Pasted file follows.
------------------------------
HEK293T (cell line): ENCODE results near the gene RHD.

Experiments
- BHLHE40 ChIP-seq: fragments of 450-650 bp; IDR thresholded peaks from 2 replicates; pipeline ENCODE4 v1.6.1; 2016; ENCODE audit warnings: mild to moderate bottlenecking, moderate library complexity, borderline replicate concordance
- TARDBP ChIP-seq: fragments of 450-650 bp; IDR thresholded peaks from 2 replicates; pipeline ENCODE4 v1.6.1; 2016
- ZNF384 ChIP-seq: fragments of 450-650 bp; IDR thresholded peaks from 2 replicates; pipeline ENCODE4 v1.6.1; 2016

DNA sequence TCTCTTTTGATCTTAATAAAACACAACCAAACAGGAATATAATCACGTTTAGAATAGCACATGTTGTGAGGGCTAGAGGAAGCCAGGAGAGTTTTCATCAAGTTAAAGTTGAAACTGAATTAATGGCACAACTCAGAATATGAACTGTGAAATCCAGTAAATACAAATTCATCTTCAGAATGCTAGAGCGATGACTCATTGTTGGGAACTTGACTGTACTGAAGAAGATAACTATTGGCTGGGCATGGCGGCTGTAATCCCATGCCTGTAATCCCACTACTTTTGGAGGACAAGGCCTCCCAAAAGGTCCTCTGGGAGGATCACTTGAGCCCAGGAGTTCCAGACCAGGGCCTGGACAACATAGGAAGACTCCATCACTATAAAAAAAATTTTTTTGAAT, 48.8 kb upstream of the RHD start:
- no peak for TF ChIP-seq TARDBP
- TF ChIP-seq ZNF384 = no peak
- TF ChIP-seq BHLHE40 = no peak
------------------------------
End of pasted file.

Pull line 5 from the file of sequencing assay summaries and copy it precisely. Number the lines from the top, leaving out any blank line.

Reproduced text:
- ZNF384 ChIP-seq: fragments of 450-650 bp; IDR thresholded peaks from 2 replicates; pipeline ENCODE4 v1.6.1; 2016